A positron is the antimatter counterpart to the electron, and when they meet they annihilate converting all of their mass into energy. It has exactly the same properties as the electron, but with an opposite electric charge. When a positron interacts with matter, several things may occur: the positron may annihilate with an electron, the positron may simply scatter off of an atom or particle, or the positron may become bound to an electron. A positron binds to an electron because they are a positive-negative pair, much like in the hydrogen atom; this exotic, short-lived, atom is called positronium. There are two different states of positronium, and the longer-lived state called orthopositronium (o-Ps) offers many interesting atomic interactions to explore.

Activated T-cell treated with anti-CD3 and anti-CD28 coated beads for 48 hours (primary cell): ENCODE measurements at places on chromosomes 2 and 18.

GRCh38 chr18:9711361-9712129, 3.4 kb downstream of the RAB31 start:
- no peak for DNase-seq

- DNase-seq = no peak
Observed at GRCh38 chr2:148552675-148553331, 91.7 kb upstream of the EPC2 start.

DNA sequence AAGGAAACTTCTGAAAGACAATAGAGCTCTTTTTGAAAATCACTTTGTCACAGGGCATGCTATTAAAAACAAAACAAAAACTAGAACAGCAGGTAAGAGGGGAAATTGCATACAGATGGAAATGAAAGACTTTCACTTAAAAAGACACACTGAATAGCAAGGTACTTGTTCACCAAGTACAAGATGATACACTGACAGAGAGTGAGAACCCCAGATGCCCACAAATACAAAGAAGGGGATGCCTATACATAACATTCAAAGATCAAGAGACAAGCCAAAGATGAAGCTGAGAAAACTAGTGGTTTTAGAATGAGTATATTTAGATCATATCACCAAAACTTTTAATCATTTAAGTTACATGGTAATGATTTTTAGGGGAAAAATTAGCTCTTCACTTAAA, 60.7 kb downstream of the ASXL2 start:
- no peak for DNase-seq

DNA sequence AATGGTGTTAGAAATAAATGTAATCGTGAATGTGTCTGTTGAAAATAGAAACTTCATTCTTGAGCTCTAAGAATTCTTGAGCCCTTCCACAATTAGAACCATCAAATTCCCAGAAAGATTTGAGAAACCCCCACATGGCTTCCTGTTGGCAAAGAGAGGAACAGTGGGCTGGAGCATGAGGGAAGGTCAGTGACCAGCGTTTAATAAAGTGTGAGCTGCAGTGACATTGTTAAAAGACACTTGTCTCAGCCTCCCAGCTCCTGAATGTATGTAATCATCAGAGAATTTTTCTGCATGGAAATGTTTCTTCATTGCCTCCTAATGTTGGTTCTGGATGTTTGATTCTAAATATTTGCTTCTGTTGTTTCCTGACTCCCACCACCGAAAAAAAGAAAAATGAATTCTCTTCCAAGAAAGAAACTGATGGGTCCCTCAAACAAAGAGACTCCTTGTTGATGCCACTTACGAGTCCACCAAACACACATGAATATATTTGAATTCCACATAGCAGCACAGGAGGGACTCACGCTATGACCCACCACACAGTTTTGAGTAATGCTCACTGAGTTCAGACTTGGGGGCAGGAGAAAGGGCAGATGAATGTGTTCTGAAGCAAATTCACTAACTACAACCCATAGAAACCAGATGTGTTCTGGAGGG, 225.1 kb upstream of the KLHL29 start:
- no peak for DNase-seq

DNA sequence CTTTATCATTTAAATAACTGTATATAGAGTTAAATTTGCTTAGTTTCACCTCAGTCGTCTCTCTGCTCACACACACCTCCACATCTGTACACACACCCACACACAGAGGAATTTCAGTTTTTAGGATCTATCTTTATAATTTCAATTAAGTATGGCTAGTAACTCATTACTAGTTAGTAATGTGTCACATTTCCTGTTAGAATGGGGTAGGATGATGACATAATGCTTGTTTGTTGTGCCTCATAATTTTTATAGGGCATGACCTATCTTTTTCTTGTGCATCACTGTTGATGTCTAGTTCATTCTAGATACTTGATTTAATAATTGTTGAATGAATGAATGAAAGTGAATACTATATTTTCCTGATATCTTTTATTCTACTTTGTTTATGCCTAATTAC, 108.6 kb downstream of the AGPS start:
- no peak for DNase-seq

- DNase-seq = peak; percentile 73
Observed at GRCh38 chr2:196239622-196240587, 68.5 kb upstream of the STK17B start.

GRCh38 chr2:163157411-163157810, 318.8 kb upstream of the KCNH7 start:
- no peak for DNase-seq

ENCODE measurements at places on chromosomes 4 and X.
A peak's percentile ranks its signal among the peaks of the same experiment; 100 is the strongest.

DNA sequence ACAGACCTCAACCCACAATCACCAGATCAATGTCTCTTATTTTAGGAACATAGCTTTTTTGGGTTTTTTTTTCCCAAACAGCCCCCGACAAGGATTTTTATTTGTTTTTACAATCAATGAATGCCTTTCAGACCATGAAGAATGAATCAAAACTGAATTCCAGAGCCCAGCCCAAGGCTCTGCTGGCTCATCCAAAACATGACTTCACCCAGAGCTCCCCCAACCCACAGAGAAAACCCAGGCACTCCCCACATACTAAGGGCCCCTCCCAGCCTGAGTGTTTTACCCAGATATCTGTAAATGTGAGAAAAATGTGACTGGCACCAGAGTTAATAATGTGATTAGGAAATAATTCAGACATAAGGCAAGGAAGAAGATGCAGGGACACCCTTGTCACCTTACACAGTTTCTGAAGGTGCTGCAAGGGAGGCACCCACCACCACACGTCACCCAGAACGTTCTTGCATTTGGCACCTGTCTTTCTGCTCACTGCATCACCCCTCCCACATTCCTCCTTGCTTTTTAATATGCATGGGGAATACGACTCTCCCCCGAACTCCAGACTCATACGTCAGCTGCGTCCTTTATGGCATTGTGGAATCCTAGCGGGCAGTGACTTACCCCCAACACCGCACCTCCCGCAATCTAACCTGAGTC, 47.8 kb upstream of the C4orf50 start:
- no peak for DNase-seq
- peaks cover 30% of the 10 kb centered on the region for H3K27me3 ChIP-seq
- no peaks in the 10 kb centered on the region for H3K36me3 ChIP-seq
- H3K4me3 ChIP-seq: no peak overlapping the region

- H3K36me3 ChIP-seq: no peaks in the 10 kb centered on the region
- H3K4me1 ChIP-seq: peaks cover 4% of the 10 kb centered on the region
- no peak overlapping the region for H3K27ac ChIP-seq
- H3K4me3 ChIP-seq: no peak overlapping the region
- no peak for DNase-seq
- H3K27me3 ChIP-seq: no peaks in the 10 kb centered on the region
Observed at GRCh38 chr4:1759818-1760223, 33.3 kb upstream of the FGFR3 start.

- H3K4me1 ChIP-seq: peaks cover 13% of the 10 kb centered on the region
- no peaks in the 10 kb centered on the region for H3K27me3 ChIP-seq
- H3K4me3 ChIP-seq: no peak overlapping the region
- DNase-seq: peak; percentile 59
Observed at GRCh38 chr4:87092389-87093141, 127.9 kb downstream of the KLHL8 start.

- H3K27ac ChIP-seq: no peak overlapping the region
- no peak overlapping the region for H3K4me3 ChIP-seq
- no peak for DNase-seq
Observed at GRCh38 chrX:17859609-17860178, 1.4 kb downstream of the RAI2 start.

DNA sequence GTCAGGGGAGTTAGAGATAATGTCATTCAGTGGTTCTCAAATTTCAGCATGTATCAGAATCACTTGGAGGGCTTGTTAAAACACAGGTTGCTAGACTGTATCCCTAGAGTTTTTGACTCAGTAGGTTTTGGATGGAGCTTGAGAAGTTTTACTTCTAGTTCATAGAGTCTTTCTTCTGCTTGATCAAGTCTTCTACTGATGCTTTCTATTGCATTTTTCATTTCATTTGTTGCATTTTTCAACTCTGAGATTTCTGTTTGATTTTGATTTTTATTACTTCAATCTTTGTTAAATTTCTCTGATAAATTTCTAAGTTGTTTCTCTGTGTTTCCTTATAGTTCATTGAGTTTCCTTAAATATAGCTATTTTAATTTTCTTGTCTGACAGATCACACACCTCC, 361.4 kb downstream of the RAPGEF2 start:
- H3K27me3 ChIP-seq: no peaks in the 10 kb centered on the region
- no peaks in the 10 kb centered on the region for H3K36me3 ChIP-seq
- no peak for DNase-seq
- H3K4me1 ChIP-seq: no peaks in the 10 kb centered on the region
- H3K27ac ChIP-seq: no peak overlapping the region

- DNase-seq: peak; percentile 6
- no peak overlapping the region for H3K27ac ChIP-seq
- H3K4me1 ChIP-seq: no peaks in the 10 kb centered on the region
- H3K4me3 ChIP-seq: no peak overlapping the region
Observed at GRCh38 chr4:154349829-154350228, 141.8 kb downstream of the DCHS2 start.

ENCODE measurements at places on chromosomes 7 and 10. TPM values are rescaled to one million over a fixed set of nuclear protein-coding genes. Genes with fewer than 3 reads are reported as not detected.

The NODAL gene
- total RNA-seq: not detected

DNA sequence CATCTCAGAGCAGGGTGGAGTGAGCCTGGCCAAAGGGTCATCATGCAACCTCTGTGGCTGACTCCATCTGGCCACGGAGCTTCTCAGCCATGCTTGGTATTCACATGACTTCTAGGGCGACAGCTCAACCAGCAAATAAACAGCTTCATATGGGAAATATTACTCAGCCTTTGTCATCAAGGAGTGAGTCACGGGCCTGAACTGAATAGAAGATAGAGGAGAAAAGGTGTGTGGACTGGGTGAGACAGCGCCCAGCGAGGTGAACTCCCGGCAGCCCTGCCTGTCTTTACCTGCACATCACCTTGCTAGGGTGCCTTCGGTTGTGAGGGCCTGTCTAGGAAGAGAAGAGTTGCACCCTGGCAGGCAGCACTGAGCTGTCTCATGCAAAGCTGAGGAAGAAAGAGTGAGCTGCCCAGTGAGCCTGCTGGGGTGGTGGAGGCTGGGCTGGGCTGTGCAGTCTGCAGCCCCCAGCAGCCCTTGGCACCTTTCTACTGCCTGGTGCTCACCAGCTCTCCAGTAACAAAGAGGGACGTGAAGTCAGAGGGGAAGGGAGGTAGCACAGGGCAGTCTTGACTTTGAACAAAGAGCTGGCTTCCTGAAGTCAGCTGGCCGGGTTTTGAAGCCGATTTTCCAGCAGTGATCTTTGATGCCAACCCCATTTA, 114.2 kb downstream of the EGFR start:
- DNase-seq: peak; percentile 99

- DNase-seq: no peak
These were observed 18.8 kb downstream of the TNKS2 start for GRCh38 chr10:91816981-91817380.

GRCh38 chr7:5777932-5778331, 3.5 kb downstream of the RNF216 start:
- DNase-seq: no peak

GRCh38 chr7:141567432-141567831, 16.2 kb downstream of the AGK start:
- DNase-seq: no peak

Theoretical work on the heavier noble gases, xenon in particular, has suggested that the temperature dependence of the rate at which orthopositronium decays is non-linear with increasing temperature. However, there is little experimental data on the heavier noble gases to support the theory. This is in opposition to both the theoretical and experimental work on the lighter noble gases like helium, neon and argon, which have shown a linear dependence with respect to temperature. The goal of this experiment is to investigate the temperature dependence of the decay rate of o-Ps in xenon gas. We will use a high-pressure gas cell with a positron source inside as the basic setup of the experiment. So far, design and construction has been completed on the temperature control system including the temperature controller electronics, the heaters, and the insulated housing for the gas cell. In addition, construction is nearly completed for the gas handling system. Pressure and temperature tests are underway on the seal of the gas cell. The first sets of data for our temperature range of 20 to 300 deg. C. will be collected in the near future.
Faculty Mentor: Richard Vallery, Physics